Sonny Smith has been thinking about hairdressers lately.
“They’re out there saving lives,” he tells me. “Hairdressers are like a mix between a psychiatrist and a guru.”
Smith (who dates a hairdresser) says that people often come into salons in a panic, desperate for professional help. It was this observation that inspired Hairdressers From Heaven, the seventh full length by his psychedelic pop group Sonny and the Sunsets. Smith describes this album as a mixtape that’s “full of weird shit.” On its title track, he dives directly into the experience of a salon customer whose hair is just the start of their problems: “Hairdressers from Heaven / Help me to make sense of myself again,” Smith sings, in a Dylan-lite drawl over piano and drums.
The verses of “Hairdressers” tell its tale of coiffure woe against a breezy piano melody; it’s an airy piece of chamber pop comparable in composition to Belle and Sebastian or Beulah. At its chorus, Smith implores the audience to “watch me as I fall into the air,” tapping out a rising melody on the keys. The song swoons, tripping instantly into dreams as he describes himself falling “like hair onto the checkerboard.”
“If you listen to the lyrics, it’s about somebody looking for a hairdresser to save them. Help them feel good again, be themself again,” Smith explains.
Rather than musings and reflections, Smith’s lyrics often inhabit characters, who on this album come in the form of customers. In addition to the panicked salon customer, there’s the ripped-off stoner of “Ghost Days,” a Parquet Courts-like tune about a kid who got sold parsley instead of weed. On “Another Life, Another Body,” Smith channels a visitor to a psychic, someone who is mostly talked out of speaking with a dead friend by the psychic’s repeated refrain that there’s “no pressure.”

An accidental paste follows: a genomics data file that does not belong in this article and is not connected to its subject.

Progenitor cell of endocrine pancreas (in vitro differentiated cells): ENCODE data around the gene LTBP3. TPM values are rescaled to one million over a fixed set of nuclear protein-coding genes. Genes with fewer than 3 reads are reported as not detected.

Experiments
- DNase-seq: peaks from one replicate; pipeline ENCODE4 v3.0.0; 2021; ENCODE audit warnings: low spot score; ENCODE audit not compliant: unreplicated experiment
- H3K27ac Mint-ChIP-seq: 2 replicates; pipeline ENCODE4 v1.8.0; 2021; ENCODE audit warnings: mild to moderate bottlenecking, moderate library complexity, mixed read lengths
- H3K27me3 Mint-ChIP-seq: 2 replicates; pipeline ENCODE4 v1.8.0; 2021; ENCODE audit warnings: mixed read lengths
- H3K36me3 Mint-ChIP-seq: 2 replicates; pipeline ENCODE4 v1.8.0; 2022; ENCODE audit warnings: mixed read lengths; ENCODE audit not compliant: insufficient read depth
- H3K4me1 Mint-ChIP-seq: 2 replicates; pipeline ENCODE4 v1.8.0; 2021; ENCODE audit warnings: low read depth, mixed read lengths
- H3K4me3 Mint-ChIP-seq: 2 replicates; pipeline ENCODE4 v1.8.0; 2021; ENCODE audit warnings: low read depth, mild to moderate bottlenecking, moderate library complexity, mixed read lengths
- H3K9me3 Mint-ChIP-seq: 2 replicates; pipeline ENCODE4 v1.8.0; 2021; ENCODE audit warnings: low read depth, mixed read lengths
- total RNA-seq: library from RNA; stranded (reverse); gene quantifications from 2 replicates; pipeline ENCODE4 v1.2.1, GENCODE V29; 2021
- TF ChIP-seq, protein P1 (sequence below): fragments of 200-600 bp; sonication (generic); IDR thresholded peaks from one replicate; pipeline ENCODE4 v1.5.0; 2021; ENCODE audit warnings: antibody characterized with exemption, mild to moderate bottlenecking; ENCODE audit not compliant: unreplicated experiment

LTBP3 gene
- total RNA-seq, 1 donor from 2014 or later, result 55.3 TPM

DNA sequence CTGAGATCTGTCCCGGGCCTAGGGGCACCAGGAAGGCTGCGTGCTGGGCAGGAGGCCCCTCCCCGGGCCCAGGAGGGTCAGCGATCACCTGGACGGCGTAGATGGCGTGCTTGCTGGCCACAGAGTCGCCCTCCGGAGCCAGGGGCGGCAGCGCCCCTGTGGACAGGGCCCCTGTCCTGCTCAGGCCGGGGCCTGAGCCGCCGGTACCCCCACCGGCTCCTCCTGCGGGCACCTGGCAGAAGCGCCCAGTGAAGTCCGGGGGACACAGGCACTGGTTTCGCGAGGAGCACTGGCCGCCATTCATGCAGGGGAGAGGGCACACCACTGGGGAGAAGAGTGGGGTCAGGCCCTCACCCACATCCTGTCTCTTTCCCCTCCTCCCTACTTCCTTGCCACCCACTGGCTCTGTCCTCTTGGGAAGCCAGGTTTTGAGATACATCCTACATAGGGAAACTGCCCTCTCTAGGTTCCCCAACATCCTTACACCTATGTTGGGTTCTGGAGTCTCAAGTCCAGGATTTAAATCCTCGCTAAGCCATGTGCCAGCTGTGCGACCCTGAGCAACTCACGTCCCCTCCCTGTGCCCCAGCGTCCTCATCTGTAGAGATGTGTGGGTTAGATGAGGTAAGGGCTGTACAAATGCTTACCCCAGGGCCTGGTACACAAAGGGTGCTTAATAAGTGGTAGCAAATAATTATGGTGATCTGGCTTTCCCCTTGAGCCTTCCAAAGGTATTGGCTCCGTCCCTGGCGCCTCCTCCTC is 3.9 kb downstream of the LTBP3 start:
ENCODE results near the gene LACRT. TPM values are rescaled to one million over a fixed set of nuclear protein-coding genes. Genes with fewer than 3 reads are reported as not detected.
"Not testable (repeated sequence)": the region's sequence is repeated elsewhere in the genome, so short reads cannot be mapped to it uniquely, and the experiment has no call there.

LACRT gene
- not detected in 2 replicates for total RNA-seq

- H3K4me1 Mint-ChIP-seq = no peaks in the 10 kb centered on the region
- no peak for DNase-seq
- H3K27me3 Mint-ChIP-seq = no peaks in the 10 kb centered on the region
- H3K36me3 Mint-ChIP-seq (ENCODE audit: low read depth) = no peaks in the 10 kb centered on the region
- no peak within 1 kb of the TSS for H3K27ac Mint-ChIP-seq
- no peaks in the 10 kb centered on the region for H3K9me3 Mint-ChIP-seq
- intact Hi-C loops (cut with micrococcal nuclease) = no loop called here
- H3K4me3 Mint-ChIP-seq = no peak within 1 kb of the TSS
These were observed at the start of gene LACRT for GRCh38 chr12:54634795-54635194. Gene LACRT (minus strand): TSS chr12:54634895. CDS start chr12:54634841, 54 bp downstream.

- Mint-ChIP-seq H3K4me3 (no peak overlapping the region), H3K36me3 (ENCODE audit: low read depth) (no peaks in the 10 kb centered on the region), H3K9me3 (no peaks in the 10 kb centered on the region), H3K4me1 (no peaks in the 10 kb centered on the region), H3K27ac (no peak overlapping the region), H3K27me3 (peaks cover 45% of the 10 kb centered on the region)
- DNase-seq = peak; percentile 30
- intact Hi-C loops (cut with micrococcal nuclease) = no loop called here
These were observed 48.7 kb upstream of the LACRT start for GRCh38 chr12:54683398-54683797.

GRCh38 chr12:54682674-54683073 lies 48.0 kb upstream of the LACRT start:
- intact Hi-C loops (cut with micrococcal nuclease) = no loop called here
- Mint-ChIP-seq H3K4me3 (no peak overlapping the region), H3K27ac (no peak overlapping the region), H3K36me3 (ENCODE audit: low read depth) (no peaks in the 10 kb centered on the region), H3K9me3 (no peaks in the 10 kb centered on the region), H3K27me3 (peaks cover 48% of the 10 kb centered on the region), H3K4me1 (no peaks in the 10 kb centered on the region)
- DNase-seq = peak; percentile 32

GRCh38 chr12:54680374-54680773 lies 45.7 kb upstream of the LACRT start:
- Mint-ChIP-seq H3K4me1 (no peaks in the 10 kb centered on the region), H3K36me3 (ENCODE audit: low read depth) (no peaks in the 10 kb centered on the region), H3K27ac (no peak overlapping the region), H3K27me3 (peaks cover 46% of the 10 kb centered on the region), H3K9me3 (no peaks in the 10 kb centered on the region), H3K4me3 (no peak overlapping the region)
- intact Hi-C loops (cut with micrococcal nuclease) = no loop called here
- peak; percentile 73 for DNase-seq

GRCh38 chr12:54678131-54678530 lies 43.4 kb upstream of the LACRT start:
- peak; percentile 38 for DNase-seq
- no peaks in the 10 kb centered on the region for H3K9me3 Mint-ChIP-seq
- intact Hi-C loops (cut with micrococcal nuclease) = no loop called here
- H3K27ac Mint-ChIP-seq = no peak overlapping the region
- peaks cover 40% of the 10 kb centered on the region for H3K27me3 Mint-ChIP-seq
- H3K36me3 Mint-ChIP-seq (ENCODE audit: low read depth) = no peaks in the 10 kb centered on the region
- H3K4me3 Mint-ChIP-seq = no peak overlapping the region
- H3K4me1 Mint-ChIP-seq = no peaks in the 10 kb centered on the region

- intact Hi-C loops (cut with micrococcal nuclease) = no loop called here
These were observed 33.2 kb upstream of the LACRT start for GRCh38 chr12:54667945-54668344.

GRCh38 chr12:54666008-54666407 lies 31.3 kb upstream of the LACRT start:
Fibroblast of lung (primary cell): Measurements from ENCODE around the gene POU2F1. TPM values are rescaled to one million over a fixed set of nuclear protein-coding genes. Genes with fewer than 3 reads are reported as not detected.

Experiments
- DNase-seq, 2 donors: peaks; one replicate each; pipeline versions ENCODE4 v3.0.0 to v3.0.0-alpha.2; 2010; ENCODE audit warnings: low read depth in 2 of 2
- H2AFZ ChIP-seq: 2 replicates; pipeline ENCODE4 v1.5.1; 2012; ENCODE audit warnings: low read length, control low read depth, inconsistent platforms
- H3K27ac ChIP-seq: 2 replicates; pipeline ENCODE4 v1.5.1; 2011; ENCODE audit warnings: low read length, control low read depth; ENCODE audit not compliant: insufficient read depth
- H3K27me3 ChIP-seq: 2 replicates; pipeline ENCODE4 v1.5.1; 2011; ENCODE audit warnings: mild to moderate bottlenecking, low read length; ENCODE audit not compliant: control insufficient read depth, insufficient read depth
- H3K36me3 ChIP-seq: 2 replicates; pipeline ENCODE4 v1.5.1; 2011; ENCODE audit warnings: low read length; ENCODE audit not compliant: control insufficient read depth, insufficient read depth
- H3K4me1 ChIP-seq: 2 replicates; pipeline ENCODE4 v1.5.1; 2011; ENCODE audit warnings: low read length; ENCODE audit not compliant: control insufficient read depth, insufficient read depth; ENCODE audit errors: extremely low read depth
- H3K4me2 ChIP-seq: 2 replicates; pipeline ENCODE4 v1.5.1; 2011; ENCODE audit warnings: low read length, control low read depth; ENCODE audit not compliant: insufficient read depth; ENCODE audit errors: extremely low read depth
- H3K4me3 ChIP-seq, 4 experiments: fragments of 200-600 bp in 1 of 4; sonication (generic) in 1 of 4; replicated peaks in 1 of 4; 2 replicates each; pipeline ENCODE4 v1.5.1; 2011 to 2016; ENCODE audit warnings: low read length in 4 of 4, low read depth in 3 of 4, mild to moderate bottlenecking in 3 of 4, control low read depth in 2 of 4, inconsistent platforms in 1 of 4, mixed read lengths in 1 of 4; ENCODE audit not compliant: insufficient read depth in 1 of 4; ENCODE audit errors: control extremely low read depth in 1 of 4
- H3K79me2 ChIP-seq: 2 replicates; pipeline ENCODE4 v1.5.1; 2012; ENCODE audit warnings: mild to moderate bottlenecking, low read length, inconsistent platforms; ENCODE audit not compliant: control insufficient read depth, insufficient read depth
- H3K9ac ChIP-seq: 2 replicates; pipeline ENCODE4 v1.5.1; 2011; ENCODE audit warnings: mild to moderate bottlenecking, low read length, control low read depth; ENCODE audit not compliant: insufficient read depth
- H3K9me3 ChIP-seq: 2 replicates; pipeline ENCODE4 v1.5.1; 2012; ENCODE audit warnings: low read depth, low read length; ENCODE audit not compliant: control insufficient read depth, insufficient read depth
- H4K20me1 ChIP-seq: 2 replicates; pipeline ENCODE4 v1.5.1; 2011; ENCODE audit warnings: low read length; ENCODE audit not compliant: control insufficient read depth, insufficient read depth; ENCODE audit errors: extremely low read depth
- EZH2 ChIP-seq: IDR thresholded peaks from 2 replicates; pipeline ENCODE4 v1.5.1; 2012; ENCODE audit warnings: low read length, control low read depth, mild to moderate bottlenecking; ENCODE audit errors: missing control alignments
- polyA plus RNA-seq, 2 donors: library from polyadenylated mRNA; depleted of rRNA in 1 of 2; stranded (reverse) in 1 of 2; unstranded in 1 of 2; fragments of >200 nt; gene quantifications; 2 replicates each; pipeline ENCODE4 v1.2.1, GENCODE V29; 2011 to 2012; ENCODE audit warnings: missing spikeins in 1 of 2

“That kind of storytelling with characters used to be more popular,” Smith says. “Ray Davies wrote so many songs about characters. Beatles had Penny Lane, or Rita the Meter Maid—they were constantly singing about characters from their neighborhood. Most songwriting I hear is usually autobiographical; it’s about how you’re feeling, it’s very anthemic.”
For Smith, this tendency to write characters isn’t about some retro songwriting style, it’s a natural outgrowth of his start as a writer. Many of his early songs emerged directly out of stories he’d written, characters lifted from the page and reanimated in song.
“In the early days of the Sunsets I was playing piano or guitar, but I still thought of myself as a writer, like I was just sort of playing music on the side, so to speak,” he says. “It’s weird looking back and realizing I was so off.”
Despite a career spanning two decades and 15 albums, Smith still doesn’t seem to take his role as singer-songwriter that seriously. Most of the bio page on the band’s website is taken up by a home video of Smith breakdancing as a child.
He continues to explore and take risks. Recently, he parted with longtime label Polyvinyl to start his own, Rock in Your Head Records, which he’ll be using to showcase the work of fellow San Francisco artists. Last year also saw the release of Rod For Your Love, a solo album that Smith recorded in Nashville with the Black Keys’ Dan Auerbach at the helm. While that experience was a career highlight (and the resulting album a strong bit of classic-rock-inspired indie pop), it was also a contrast from his usual style—a contrast which helped inspire the ramshackle nature of Hairdressers From Heaven.
“I realized that my favorite way of making records is actually kind of patchwork,” he says. “The song you made in your kitchen sounds way better than the song you made at the million-dollar recording studio. What about instead of picking the ones that are the most professionally made, why don’t we just pick the ones that are the coolest? Let that be the record.”
Sonny and the Sunsets perform at 8:30 p.m. on Friday, May 17, at Michael’s On Main, 2591 Main St., Soquel. $15 adv/$15 door. 479-9777.